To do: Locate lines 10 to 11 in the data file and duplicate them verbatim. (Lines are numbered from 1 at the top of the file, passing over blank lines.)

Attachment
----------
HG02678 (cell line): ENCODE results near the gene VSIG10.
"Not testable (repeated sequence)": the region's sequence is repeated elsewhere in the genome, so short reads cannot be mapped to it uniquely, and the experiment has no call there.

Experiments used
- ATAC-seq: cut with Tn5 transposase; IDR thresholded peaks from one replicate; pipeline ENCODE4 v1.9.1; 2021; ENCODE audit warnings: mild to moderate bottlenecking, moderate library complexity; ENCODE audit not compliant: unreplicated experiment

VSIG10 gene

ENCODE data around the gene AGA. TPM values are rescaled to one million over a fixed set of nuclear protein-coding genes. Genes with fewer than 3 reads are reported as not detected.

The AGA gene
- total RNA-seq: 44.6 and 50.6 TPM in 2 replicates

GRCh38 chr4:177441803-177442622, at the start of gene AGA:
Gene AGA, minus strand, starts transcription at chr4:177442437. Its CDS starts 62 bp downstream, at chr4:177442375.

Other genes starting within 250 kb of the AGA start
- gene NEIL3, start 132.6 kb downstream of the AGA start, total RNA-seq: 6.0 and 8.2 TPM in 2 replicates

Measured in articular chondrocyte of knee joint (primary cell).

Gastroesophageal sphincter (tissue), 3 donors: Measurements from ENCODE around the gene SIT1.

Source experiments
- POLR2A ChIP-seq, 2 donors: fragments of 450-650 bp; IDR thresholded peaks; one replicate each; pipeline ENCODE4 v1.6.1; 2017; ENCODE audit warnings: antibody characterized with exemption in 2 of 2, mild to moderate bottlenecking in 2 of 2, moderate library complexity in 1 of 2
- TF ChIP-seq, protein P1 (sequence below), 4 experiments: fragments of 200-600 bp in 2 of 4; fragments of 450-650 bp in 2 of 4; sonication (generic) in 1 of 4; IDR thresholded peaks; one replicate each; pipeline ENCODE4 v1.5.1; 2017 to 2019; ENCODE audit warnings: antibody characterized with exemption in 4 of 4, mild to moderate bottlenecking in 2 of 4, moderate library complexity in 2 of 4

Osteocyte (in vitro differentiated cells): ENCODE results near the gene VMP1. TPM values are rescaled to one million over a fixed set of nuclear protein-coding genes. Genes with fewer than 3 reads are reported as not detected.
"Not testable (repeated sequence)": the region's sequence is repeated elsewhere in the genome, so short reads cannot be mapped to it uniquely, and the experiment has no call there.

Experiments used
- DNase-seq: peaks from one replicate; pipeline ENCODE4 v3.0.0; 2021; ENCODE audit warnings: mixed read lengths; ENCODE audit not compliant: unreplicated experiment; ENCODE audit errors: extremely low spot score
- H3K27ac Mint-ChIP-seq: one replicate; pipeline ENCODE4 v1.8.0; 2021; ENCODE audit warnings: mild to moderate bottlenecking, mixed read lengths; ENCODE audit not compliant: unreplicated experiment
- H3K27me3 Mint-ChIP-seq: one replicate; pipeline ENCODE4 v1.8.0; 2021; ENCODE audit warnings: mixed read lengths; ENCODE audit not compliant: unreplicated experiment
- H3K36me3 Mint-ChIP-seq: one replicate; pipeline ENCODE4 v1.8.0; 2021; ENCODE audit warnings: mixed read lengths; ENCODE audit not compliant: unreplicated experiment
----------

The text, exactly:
Gene AGA, minus strand, starts transcription at chr4:177442437. Its CDS starts 62 bp downstream, at chr4:177442375.

Other genes starting within 250 kb of the AGA start